The ends of the colour vectors of the chromatic look-up table are for example distributed uniformly in the destination space according to a homogeneous cubic mesh in the RGB space: if the values of the components are encoded over 10 bits (0 to 1023), the side of the elementary cubic mesh is for example equal to 93; each cubic mesh comprises eight corners which are the meshing nodes of this space; the entire space therefore comprises 10×10 elementary cubic meshes; the maximum values of R, G and B are then 930.

As illustrated by Table 1, which is an extract from the chromatic look-up table used, each row of this table therefore comprises six columns: the first three, x, y et S respectively, are the components of a conversion colour vector in the source space, whose end forms a meshing node of this space, and the last three, R, G and Σ respectively, are the components of the same conversion colour vector in the destination space whose end also forms a meshing node of this space. In practice, in order to obtain this table, in a manner known per se, each triplet R, G, B (where B=Σ-R-G) is used as input signal of the display device, and the components X, Y, and Z of the image thus displayed by the device are measured, from which the triplet x, y, S is deduced.

To the homogeneous cubic meshing in the destination space, there then corresponds a two-dimensional mesh in the sub-space of the chromatic components x, y of the source space, as is shown in FIG. 1.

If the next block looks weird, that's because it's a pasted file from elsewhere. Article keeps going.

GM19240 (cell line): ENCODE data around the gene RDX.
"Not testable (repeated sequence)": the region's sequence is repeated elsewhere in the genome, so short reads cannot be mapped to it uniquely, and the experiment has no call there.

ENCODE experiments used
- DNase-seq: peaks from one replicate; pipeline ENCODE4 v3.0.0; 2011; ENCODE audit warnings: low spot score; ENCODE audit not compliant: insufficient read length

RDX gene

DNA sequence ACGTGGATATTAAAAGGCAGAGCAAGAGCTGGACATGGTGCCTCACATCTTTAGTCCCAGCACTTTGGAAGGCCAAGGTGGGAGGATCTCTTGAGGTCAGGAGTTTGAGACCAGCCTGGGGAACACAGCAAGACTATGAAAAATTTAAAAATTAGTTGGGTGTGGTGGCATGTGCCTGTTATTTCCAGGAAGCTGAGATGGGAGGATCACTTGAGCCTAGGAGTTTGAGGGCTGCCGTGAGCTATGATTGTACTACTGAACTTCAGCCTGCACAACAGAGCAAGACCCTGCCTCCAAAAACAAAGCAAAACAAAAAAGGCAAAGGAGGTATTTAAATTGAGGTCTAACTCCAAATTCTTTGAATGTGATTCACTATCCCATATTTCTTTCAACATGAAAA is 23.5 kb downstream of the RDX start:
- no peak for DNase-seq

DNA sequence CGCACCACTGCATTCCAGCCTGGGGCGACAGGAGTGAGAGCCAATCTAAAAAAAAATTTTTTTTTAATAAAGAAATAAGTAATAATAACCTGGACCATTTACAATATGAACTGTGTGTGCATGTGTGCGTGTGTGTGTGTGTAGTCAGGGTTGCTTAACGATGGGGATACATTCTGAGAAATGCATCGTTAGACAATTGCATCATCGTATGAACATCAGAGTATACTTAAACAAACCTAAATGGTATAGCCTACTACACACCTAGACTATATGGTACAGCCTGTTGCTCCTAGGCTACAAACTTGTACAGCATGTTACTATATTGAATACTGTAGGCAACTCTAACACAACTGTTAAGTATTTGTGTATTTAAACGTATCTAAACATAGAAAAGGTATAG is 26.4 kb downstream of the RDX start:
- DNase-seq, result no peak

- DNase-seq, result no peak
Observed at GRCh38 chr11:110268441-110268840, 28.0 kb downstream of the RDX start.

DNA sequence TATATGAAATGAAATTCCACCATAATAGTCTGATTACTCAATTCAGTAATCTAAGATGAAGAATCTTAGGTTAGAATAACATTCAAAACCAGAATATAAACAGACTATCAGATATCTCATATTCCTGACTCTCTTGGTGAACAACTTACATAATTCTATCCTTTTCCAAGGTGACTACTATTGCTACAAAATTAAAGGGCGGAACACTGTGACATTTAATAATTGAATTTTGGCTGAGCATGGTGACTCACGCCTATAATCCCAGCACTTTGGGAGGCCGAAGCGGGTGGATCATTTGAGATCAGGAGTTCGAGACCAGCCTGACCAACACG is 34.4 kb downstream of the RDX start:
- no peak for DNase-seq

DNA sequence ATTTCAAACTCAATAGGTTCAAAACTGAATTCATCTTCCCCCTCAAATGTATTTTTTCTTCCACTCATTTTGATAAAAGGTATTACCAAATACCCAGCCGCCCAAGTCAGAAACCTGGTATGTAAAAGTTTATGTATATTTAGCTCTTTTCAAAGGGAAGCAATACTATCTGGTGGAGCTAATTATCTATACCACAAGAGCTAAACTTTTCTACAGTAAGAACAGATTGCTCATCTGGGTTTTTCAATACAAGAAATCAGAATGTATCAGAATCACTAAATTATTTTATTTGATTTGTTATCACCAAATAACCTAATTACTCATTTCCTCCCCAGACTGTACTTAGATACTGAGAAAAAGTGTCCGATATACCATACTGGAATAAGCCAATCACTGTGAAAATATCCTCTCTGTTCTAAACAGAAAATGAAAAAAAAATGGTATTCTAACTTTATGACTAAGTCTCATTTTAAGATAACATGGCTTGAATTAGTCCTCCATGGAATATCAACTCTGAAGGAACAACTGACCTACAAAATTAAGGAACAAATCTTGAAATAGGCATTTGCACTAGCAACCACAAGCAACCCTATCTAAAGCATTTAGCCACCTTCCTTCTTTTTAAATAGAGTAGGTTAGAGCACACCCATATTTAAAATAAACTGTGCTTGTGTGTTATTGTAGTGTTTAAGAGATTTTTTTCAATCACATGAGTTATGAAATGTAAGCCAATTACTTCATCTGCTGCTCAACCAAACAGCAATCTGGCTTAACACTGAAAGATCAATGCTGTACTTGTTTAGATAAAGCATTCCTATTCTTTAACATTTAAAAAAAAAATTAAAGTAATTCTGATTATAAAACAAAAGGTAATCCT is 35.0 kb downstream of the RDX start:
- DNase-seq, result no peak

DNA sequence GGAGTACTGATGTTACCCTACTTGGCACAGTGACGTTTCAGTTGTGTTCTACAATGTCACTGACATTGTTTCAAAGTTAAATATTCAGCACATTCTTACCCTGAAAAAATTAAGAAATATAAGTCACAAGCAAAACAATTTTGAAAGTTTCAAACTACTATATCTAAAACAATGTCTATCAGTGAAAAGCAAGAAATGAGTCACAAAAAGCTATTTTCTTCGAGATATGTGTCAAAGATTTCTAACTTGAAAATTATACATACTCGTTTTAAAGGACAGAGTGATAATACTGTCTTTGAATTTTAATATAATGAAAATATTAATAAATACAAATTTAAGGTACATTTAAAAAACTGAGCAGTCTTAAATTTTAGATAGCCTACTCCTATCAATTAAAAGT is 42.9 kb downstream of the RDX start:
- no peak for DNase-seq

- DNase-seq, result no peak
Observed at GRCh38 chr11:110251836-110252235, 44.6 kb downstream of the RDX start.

TABLE 1
Extract from the chromatic look-up table
X y S R G Σ
0.159 0.064 62.92 0 0 930
0.158 0.063 64.00 0 93 1023
0.256 0.659 47.49 0 930 930
0.252 0.667 47.14 0 930 1023
0.240 0.649 48.86 0 930 1302
0.158 0.063 63.29 93 0 1023
0.158 0.065 64.58 93 186 1209
0.255 0.671 46.60 93 930 1023
0.158 0.063 64.13 186 0 1116
0.249 0.676 46.79 186 930 1395
0.163 0.065 64.51 279 0 1209
0.162 0.065 64.39 279 93 1302
0.165 0.068 64.91 279 186 1395
0.166 0.077 67.16 279 279 1488
0.175 0.073 66.30 372 186 1488
0.257 0.136 76.44 651 372 1953
0.293 0.128 75.75 744 0 1674
0.294 0.137 77.28 744 279 1953
0.627 0.290 29.54 930 0 930
0.624 0.286 30.05 930 0 1023
0.631 0.289 29.60 930 0 1116
0.631 0.290 30.09 930 0 1209
0.404 0.181 72.96 930 0 1767
0.609 0.283 32.35 930 186 1488
0.440 0.202 59.34 930 186 1860
0.381 0.176 86.34 930 232 2092
0.599 0.303 32.18 930 279 1209
0.426 0.224 64.82 930 372 2046